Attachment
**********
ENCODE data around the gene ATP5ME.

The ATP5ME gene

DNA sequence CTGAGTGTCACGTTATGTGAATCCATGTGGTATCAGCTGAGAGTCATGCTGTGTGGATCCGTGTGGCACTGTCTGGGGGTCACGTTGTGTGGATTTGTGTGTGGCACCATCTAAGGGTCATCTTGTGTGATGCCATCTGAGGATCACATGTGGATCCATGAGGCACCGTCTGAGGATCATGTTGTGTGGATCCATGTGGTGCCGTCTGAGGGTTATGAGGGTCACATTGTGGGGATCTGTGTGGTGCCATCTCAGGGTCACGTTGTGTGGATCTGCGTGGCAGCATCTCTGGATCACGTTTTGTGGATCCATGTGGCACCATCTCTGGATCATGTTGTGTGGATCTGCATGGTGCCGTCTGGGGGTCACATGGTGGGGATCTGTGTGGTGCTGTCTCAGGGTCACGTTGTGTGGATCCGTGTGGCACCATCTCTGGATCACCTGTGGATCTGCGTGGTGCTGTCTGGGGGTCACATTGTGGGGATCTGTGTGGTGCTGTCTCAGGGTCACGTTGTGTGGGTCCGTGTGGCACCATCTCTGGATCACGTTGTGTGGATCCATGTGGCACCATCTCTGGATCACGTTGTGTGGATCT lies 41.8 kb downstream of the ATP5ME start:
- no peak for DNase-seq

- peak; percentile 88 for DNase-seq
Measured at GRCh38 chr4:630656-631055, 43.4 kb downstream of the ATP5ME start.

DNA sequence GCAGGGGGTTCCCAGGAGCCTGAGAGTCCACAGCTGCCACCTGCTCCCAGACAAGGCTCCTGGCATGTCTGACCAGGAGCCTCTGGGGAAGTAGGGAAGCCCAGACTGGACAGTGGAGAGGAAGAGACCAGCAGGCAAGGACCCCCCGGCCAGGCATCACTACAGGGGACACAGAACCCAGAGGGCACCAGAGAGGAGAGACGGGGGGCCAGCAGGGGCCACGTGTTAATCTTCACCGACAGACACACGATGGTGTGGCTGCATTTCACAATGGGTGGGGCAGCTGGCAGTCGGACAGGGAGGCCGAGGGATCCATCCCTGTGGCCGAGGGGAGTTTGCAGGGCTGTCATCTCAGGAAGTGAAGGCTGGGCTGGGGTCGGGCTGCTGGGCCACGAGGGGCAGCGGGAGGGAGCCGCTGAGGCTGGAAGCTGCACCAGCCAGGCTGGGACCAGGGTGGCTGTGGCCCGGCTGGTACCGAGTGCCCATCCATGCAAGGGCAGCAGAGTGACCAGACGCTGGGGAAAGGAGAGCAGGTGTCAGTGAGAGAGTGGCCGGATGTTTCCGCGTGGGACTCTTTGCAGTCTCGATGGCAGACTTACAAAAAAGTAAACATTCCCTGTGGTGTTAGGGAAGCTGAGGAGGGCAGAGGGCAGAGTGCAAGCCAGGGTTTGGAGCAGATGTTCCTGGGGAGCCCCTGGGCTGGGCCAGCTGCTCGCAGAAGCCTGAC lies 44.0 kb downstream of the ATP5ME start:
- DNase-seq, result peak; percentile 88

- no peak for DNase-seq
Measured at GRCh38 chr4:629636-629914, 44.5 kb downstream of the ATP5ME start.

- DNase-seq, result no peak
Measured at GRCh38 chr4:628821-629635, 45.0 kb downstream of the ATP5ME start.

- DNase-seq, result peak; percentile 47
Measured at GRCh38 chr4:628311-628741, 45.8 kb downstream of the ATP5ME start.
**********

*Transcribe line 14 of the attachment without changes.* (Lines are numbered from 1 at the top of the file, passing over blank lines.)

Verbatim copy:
Measured at GRCh38 chr4:628311-628741, 45.8 kb downstream of the ATP5ME start.